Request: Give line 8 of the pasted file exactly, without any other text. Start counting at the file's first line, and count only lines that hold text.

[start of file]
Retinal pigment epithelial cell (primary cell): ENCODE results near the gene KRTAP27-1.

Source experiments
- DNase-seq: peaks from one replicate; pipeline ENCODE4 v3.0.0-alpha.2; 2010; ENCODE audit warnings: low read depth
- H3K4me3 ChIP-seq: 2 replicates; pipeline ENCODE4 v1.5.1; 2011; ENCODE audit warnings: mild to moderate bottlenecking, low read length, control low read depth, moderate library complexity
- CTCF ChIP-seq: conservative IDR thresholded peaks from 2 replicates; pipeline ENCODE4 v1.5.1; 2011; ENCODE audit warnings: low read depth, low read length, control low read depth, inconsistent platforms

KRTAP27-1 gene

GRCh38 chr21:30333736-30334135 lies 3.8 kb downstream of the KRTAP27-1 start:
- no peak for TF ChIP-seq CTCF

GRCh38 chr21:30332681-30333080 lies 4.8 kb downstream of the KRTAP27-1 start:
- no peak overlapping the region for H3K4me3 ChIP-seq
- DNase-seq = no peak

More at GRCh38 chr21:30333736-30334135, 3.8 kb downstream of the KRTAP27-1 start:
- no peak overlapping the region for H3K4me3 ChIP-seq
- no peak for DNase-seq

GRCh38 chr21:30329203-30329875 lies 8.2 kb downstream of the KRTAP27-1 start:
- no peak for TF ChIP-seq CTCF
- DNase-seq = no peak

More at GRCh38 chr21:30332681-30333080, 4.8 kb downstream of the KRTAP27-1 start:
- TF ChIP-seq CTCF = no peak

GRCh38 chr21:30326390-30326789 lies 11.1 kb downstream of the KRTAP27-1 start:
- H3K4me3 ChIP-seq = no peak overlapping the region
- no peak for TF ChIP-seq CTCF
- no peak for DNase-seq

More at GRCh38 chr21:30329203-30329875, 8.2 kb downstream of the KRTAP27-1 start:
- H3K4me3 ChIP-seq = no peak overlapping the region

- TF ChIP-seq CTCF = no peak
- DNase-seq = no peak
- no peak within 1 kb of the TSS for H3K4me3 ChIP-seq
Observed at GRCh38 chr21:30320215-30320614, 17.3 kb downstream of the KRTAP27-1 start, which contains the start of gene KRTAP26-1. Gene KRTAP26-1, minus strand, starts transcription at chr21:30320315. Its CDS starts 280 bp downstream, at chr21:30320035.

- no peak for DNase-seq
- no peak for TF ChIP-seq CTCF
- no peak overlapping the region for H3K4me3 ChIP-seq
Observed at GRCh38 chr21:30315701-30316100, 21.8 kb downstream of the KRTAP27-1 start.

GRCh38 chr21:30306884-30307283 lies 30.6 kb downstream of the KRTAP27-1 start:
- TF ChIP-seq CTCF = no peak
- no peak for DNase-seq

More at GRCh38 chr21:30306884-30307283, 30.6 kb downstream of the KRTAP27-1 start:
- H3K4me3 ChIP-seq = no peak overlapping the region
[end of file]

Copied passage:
- no peak for TF ChIP-seq CTCF